the 15th century facility of intercourse and consequent diffusion of knowledge were not quite what they are in the 19th ; and the German school bad not yet adopted the improvements of the Flemish. Durer's pictures, for the most part crowded with figures, are still preserved in great numbers in public and private galleries, and that even in Italy. What remain to us form, however, in all likelihood, a very small part of what he produced, the works of the older masters having in Germany suffered cruelly from the insane iconoclastic zeal of some of the fanatical sects which there swarmed at the era of the reformation. As an engraver, Albert Durer raised the art from infancy to a degree of perfection that has only in late years been surpassed. Vasari pronounces some of his woodcuts so good, that in many respects it would be impossible to do better. And a recent English authort says, “ It would perhaps be difficult to select a more perfect specimen of executive excellence than his print of St. Jerome, dated 1514.” Albert Durer, moreover, carved in wood and in ivory; studied and understood the arts in all brauches immediately or remotely influencing his own; and wrote treatises, translated into Latin, French, and Italian, upon Perspective, Anatomy, Geometry, Architecture, and the science of Fortification, as well as upon Painting and Sculpture. And all this was accomplished in a life considerably shorter than that usually allotted to man, inasmuch as be who achieved the whole died at the age of 57, of a disease, however irksome, seldom fatal, i. e. a penurious and termagant wife.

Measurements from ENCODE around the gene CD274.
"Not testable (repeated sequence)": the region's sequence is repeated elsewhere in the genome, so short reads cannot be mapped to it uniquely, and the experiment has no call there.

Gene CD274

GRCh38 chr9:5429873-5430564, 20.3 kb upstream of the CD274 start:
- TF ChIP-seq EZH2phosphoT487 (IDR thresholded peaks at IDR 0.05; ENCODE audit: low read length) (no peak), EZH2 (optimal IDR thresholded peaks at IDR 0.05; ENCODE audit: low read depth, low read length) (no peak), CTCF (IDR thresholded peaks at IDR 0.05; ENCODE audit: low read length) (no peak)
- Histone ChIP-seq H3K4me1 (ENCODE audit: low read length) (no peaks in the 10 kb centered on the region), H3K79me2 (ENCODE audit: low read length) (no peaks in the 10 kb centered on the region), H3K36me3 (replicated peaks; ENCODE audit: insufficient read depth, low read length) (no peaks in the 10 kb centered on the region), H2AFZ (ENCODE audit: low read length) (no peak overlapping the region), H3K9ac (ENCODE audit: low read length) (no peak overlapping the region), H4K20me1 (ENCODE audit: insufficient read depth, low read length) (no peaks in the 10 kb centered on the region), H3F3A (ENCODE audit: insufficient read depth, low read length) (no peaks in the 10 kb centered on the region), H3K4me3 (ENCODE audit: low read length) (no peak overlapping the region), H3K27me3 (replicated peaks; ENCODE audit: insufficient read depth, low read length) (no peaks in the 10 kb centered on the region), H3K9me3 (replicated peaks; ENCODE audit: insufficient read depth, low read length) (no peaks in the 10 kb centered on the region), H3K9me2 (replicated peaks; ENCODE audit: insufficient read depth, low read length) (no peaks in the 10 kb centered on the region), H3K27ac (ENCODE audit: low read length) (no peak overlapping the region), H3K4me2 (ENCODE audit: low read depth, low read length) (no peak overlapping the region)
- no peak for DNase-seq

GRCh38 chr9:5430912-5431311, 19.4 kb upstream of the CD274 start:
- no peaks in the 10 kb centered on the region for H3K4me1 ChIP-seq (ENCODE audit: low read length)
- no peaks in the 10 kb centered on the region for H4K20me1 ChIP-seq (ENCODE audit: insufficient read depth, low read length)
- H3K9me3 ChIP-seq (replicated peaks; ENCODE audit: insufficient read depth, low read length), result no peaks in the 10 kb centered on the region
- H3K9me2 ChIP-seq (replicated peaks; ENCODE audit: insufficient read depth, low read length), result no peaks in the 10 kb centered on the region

We will now open the little volume, to which all we have hitherto said has been but an introduction. It is illustrated with four engravings, namely, of Albert Durer's portrait from his own pencil, of his house, most religiously preserved by the Nurembergers as he inhabited it, of his tomb, and of that of his friend, Wilibald Pirkheimer, a man of considerable consequence in his day, whose wealth, high character and literary connexions, afforded the humbler artist his best means of cultivation. The portrait offers as happy an exemplification of the painter's merits and defects as could well be hoped. Even in the print, we perceive the beautifully high finish of the painting; the resemblance iş manifestly of the kind called a speaking likeness; the features, the flesh, the mild and tranquil intellectual expression, are perfect; the hair is incomparable; and yet the effect of the whole is rather unpleasing, from its inconceivable stiffness and formality. It looks as though the original were spell-bound in

Bryan's Biographical and Critical Dictionary of Painters and Engravers, &c. volş. 4to. London, 1816.

immobility, and we almost wonder how he lifted his hand and turned his eyes to paint it.